This special appellation owes its distinctive climate to the fact that it is positioned well above the valley floor. Because of its altitude, evening temperatures generally are warmer and daytime temperatures are much cooler, leveling out spikes in heat that tend to be more exaggerated at lower elevations.
Although it gets nearly twice as much rainfall as the valley below, the soil tends to be dry because rocky, porous soil conditions allow for adequate drainage and less accumulation.
Seasonally, cooler spring temperatures cause buds to break later than average, and warm summer nights produce fruit that demonstrates a great balance between acidity and sugar - all of which translates into a rich diversity of complexity and flavor in the glass.
From the ground up, soil can have as much of an effect on the variety and intensity of grapes as the weather. This is clearly evident on Howell Mountain, where there are two main soil types.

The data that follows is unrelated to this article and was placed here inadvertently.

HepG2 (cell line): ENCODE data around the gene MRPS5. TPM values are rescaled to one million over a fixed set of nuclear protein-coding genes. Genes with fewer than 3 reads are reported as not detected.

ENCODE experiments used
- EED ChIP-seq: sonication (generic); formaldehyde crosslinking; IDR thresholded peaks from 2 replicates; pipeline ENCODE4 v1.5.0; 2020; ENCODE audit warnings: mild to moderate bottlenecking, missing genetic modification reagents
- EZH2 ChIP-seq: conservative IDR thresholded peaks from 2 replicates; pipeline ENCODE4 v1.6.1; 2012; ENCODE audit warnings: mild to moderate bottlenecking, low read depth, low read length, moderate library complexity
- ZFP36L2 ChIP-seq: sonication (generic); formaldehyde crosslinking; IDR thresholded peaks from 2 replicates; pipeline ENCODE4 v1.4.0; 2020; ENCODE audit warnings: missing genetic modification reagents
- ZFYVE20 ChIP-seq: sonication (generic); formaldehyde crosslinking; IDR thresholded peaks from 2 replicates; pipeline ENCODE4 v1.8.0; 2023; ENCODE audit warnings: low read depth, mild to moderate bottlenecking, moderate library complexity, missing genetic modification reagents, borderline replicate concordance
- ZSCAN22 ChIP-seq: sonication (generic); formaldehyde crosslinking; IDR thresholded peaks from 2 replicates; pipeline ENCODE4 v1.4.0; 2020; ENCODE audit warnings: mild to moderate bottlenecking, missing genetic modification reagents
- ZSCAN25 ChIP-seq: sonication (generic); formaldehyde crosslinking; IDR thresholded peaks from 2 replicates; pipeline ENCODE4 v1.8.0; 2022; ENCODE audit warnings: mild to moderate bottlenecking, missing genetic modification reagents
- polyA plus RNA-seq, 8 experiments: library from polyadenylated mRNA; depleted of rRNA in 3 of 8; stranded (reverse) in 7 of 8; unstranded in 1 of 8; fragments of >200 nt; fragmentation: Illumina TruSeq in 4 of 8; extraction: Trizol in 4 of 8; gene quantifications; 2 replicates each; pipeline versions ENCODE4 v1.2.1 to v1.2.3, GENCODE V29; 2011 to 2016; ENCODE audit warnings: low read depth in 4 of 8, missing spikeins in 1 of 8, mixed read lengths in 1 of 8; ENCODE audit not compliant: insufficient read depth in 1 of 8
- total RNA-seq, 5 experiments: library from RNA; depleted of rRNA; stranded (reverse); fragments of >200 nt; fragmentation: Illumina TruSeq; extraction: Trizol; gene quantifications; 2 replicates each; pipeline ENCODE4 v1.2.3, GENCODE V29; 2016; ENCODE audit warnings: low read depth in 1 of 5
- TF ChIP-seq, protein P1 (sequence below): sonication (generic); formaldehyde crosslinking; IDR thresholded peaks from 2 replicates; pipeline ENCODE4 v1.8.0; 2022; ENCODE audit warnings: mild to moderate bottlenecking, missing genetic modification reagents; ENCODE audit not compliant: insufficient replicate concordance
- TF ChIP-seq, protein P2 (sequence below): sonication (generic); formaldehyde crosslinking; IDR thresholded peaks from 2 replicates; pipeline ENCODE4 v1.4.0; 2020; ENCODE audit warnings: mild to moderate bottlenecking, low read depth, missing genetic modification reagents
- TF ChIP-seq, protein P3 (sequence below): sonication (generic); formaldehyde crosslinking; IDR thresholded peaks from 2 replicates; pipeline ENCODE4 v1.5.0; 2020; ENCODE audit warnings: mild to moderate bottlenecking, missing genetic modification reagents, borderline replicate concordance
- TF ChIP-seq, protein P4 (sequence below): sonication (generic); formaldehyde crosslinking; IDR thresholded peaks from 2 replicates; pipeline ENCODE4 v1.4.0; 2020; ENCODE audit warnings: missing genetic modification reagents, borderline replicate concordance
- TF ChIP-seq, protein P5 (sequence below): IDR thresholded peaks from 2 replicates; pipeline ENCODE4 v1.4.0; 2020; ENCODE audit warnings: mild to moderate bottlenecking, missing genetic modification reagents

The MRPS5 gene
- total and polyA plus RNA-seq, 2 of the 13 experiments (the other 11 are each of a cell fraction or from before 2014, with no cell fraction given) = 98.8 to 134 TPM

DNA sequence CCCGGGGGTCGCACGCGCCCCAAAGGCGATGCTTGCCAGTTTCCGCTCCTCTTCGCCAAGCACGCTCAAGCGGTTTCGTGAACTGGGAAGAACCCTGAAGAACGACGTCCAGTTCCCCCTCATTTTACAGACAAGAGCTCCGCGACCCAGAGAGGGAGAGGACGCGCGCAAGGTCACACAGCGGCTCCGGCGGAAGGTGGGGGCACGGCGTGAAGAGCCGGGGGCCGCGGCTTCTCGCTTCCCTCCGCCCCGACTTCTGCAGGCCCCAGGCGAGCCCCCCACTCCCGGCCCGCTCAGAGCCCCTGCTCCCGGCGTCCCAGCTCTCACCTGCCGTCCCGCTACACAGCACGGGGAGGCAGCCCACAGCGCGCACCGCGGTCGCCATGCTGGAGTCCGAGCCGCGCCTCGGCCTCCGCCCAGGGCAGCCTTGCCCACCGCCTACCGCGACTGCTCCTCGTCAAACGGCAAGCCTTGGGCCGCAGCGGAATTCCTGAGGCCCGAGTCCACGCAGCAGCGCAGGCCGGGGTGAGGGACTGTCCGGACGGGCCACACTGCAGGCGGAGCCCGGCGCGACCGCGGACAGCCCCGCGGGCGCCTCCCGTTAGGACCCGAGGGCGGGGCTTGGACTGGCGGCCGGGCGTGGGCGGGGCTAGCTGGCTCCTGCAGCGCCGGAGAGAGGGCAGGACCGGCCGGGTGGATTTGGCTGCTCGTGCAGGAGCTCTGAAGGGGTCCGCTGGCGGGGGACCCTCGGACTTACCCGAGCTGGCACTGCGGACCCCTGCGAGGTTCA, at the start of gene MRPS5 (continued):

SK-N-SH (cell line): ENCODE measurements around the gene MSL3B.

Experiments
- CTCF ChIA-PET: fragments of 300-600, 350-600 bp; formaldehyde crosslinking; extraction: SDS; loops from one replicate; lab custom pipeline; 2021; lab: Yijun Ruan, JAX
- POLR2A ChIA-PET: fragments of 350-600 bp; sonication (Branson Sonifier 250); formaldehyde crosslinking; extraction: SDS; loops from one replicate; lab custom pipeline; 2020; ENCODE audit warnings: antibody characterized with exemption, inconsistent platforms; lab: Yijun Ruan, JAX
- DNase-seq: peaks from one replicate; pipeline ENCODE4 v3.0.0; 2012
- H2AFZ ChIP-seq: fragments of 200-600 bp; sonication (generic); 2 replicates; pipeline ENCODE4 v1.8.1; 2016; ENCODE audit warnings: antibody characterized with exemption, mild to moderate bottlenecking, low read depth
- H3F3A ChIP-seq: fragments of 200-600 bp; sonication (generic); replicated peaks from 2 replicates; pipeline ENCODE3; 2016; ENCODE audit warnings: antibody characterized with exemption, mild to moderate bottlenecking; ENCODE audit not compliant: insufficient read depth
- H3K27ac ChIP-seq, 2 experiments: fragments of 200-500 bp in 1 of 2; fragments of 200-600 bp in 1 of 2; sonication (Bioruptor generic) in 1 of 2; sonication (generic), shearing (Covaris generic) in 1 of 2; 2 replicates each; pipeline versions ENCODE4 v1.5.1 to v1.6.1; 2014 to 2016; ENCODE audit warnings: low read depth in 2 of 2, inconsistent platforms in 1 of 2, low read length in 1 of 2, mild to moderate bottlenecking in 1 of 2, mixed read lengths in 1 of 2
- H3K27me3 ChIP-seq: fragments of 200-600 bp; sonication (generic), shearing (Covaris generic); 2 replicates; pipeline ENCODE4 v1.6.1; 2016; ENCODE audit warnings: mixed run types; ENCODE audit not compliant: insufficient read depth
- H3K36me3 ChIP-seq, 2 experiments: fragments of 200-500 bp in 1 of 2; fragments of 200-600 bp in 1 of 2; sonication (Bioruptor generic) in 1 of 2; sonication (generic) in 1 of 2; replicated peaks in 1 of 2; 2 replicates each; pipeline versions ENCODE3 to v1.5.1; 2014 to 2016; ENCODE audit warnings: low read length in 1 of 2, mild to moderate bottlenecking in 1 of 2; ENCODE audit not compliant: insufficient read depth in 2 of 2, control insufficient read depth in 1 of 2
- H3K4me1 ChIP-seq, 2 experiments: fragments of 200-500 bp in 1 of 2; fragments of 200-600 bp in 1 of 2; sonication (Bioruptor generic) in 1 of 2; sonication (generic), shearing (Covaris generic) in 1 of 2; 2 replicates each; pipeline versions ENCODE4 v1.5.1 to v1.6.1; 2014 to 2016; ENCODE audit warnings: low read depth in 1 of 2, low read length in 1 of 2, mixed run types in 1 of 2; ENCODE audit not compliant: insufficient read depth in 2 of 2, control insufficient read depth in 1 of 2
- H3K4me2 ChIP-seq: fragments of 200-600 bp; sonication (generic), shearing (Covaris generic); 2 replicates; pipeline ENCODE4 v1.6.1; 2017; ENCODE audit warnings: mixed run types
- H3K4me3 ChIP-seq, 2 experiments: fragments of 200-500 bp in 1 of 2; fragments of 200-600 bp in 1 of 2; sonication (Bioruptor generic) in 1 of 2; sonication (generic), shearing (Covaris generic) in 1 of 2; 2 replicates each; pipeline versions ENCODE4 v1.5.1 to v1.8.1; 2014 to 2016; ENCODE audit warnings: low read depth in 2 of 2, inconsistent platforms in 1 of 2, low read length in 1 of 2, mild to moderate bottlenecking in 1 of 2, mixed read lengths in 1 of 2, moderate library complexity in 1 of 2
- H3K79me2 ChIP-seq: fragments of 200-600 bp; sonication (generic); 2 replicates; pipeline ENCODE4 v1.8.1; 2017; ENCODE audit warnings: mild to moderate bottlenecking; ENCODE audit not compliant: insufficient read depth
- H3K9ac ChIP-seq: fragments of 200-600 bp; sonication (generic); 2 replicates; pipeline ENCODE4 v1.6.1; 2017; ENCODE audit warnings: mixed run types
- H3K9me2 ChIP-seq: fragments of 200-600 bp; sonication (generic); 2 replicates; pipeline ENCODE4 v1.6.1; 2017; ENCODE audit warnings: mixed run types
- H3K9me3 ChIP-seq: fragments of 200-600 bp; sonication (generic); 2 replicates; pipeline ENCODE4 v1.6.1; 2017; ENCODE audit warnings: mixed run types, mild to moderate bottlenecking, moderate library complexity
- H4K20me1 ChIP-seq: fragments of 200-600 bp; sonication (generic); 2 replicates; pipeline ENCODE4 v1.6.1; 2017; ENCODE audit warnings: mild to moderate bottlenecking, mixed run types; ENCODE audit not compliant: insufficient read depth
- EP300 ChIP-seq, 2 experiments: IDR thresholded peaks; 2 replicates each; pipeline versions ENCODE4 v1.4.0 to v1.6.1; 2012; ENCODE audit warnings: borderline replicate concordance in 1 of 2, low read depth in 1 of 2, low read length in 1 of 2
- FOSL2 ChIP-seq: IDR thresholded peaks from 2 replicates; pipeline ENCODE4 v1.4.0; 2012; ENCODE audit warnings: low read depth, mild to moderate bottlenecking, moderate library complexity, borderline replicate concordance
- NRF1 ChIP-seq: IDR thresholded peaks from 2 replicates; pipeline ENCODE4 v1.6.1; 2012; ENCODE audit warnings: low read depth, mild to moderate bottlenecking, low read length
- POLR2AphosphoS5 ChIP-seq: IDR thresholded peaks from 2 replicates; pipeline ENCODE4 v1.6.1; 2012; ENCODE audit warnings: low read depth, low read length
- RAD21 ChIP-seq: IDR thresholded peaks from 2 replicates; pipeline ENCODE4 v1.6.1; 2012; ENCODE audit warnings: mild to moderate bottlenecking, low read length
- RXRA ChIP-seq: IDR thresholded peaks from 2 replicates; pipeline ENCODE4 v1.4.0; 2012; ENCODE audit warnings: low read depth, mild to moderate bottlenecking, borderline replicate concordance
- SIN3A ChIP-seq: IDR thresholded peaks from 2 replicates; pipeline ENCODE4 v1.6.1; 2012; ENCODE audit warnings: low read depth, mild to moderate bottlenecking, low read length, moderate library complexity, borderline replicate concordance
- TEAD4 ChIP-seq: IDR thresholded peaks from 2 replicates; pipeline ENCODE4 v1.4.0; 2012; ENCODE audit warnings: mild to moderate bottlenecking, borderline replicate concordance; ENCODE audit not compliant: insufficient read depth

The first consists of decomposed volcanic ash, called "tufa," and the second is red clay that is high in iron. Because both are nutrient poor, they stress the vines, producing intense wines from small clusters and berries. In the end, the altitude, and thin, rocky and dry soil conditions create wines with firm structure, incredible varietal intensity and excellent aging properties.
Chief among those moving early onto the mountain to establish vineyards were Jean Adolph Brun and Jean V. Chaix, two experienced vintners who planted hundreds of acres of vineyards. Because they also owned an Oakville operation on the valley floor, they were among the most successful local wine businesses during the boom of the 1880s.
Today, among the more than 50 land owners who operate wineries and/or farm vineyards on Howell Mountain are such famous names as Beringer, Cakebread, Charles Krug, Duckhorn, La Jota, St. Clement and White Cottage Ranch.
You may recognize that last name, as several of its bottlings have been featured by the wine clubs of Vinesse.